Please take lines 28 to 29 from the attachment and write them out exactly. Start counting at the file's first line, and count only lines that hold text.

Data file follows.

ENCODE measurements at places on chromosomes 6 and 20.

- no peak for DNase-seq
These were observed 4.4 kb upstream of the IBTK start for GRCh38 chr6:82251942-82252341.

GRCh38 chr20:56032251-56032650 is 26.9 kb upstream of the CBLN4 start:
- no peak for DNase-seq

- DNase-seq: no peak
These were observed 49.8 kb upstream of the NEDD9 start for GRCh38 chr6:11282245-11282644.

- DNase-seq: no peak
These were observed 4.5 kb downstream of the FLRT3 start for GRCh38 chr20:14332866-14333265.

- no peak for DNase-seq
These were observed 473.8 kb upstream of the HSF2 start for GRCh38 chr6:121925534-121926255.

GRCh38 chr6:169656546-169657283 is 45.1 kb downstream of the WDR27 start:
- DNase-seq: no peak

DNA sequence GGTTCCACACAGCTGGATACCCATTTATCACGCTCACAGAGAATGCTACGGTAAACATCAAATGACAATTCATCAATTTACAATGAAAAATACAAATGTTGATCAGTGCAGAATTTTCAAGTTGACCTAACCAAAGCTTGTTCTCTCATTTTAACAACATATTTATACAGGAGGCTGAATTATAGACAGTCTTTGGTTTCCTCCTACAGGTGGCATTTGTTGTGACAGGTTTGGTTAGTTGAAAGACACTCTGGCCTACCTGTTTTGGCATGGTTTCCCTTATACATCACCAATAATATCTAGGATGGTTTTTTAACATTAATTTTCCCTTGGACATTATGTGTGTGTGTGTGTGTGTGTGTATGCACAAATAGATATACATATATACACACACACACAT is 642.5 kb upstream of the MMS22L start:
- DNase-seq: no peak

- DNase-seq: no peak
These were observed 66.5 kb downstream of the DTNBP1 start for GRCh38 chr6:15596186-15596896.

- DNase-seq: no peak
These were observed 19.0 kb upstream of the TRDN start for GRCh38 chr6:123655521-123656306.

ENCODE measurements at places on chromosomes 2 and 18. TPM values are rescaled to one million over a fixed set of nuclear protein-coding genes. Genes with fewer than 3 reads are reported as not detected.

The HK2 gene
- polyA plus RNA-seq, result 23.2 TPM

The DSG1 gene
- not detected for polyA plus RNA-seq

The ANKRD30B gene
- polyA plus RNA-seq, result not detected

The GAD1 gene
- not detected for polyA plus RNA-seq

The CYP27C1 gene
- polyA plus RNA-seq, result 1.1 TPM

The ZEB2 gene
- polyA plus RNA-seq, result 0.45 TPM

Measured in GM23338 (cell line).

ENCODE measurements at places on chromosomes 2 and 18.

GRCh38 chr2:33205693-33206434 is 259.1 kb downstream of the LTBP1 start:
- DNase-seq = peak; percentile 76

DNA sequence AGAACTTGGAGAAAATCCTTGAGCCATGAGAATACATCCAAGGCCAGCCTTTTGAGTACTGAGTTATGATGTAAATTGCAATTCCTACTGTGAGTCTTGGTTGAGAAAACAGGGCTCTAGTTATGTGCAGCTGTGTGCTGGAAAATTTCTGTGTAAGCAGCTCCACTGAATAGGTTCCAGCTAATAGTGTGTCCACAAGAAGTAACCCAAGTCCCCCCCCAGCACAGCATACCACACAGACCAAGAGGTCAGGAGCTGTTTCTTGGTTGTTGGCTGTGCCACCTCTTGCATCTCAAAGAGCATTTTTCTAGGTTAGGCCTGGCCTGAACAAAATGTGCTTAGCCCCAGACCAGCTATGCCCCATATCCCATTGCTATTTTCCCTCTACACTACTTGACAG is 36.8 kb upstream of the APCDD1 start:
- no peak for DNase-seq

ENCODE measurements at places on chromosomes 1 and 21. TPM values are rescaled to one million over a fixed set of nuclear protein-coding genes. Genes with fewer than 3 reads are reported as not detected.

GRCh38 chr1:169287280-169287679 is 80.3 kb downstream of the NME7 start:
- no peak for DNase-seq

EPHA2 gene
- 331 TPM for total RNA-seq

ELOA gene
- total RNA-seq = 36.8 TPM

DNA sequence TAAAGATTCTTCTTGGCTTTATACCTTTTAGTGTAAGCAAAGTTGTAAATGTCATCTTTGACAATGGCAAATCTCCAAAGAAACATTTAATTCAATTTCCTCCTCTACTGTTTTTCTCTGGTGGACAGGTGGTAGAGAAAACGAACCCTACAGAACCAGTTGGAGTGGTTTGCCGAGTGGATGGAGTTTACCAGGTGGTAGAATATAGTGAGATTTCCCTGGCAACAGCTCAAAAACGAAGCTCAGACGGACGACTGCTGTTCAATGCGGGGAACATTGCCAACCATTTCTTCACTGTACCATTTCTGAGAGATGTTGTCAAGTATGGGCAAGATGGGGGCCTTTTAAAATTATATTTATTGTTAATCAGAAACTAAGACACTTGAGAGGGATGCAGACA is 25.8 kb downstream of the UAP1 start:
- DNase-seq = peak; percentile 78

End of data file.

- not detected for polyA plus RNA-seq

The CYP27C1 gene